Tumors are scrupulous recorders of their own life stories. The wreckage they acquire as a result of therapy, the stratagems they use to survive and dodge an immune attack are all inscribed in their DNA and the set of immune system cells within them.
Unfortunately for science, the autobiography of a tumor rarely consists of a single volume, especially if the tumor is a battle-hardened survivor of multiple therapies. Tumors that have spent years growing, or been subjected to treatment, may spawn different versions of themselves as they metastasize, each new growth having its own genetic quirks and capacity for survival. The tale of a tumor can take on the dimensions of a family history.
Scientists collect tumor samples from patients before and after treatment to analyze the genetic changes that occur in response to therapy — particularly the changes that enable to tumor to grow in spite of therapy. Such studies have revealed much about cancer’s evasive maneuvers, but these samples are challenging to collect and only a few are taken from each patient.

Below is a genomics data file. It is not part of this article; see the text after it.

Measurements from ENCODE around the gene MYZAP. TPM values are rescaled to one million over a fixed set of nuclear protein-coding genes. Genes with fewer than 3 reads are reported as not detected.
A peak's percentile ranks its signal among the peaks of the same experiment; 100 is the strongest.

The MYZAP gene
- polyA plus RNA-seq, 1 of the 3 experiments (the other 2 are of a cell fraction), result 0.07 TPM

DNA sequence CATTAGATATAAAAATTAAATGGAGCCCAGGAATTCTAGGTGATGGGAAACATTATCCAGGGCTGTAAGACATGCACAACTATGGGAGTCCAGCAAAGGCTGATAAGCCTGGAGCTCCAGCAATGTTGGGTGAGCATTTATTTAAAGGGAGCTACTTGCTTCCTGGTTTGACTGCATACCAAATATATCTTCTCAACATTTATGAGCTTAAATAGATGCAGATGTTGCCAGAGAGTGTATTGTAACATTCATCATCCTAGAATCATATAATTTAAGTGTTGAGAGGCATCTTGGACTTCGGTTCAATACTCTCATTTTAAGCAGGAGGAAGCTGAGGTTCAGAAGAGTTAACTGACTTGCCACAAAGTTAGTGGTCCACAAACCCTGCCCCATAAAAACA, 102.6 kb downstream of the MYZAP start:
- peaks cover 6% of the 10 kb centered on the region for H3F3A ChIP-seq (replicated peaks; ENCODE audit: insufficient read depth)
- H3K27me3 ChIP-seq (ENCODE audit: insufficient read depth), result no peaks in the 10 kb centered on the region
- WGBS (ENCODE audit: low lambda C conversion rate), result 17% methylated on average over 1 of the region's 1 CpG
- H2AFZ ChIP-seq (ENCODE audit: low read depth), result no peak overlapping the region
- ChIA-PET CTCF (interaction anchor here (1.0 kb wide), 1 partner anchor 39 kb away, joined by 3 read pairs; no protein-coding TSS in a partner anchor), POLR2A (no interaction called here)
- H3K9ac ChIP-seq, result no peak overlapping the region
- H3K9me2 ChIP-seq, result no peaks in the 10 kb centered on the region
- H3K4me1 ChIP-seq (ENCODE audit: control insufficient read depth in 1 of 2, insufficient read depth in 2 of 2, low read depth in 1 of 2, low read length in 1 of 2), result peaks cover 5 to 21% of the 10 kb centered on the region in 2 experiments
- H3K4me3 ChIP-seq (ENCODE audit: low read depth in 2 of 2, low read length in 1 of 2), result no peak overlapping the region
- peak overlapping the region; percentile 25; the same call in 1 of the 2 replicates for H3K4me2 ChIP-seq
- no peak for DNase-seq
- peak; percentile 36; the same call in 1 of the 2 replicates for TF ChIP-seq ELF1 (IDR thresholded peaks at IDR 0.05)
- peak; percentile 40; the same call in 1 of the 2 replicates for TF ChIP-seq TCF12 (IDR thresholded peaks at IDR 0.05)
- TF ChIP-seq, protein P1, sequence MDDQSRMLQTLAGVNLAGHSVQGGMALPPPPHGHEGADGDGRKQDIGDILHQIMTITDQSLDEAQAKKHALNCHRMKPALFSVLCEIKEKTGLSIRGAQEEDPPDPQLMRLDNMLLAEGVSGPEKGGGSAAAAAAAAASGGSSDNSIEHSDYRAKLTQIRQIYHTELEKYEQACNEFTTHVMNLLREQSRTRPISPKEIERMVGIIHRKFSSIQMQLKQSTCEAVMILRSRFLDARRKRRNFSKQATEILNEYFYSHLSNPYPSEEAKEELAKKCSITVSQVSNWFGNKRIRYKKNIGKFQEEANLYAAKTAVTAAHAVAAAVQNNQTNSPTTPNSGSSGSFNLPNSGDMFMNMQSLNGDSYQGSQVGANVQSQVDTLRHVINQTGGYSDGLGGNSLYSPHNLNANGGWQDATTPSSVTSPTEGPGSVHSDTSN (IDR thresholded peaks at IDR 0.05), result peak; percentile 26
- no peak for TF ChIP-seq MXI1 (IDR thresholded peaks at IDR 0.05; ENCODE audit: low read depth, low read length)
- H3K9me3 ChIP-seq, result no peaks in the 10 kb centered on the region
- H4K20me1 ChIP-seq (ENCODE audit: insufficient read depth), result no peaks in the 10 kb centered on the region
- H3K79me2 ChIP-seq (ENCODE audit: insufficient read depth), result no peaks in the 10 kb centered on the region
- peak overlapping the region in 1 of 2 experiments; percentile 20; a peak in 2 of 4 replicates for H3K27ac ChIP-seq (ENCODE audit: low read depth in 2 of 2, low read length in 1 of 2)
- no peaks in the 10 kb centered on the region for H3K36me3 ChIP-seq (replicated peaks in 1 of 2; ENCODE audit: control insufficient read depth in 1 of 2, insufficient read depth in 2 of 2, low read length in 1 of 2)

A new study led by researchers at Dana-Farber, Massachusetts General Hospital, and Harvard Medical School, takes a much deeper dive. Based on an analysis of 37 tumor samples collected over nine years from a patient with melanoma, the paper presents the largest, most in-depth account of a tumor’s evolution across all phases of its existence — from initial diagnosis, through treatment, and, finally, resistance to treatment. The analysis included not only the genetic twists and turns the tumor underwent over time but also the changes that occurred in its immune microenvironment, the mix of immune system cells in its midst.